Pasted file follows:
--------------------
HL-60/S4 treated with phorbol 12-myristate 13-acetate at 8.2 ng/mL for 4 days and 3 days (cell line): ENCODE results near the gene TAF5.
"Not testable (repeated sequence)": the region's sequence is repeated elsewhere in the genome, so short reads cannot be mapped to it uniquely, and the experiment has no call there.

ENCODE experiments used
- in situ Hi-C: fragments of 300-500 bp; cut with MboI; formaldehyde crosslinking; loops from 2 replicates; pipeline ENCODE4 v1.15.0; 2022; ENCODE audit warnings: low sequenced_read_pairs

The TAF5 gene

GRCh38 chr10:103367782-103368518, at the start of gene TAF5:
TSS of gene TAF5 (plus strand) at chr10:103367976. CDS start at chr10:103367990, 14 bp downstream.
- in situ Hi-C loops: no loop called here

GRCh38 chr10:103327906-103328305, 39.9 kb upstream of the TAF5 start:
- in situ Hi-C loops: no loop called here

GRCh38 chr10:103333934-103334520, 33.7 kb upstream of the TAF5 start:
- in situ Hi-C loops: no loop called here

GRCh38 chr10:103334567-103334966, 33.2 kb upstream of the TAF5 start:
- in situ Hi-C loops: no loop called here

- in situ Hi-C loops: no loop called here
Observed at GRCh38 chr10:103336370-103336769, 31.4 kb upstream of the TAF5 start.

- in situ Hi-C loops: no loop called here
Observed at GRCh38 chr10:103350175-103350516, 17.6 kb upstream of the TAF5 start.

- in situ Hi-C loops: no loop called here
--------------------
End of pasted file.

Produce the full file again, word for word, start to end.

HL-60/S4 treated with phorbol 12-myristate 13-acetate at 8.2 ng/mL for 4 days and 3 days (cell line): ENCODE results near the gene TAF5.
"Not testable (repeated sequence)": the region's sequence is repeated elsewhere in the genome, so short reads cannot be mapped to it uniquely, and the experiment has no call there.

ENCODE experiments used
- in situ Hi-C: fragments of 300-500 bp; cut with MboI; formaldehyde crosslinking; loops from 2 replicates; pipeline ENCODE4 v1.15.0; 2022; ENCODE audit warnings: low sequenced_read_pairs

The TAF5 gene

GRCh38 chr10:103367782-103368518, at the start of gene TAF5:
TSS of gene TAF5 (plus strand) at chr10:103367976. CDS start at chr10:103367990, 14 bp downstream.
- in situ Hi-C loops: no loop called here

GRCh38 chr10:103327906-103328305, 39.9 kb upstream of the TAF5 start:
- in situ Hi-C loops: no loop called here

GRCh38 chr10:103333934-103334520, 33.7 kb upstream of the TAF5 start:
- in situ Hi-C loops: no loop called here

GRCh38 chr10:103334567-103334966, 33.2 kb upstream of the TAF5 start:
- in situ Hi-C loops: no loop called here

- in situ Hi-C loops: no loop called here
Observed at GRCh38 chr10:103336370-103336769, 31.4 kb upstream of the TAF5 start.

- in situ Hi-C loops: no loop called here
Observed at GRCh38 chr10:103350175-103350516, 17.6 kb upstream of the TAF5 start.

- in situ Hi-C loops: no loop called here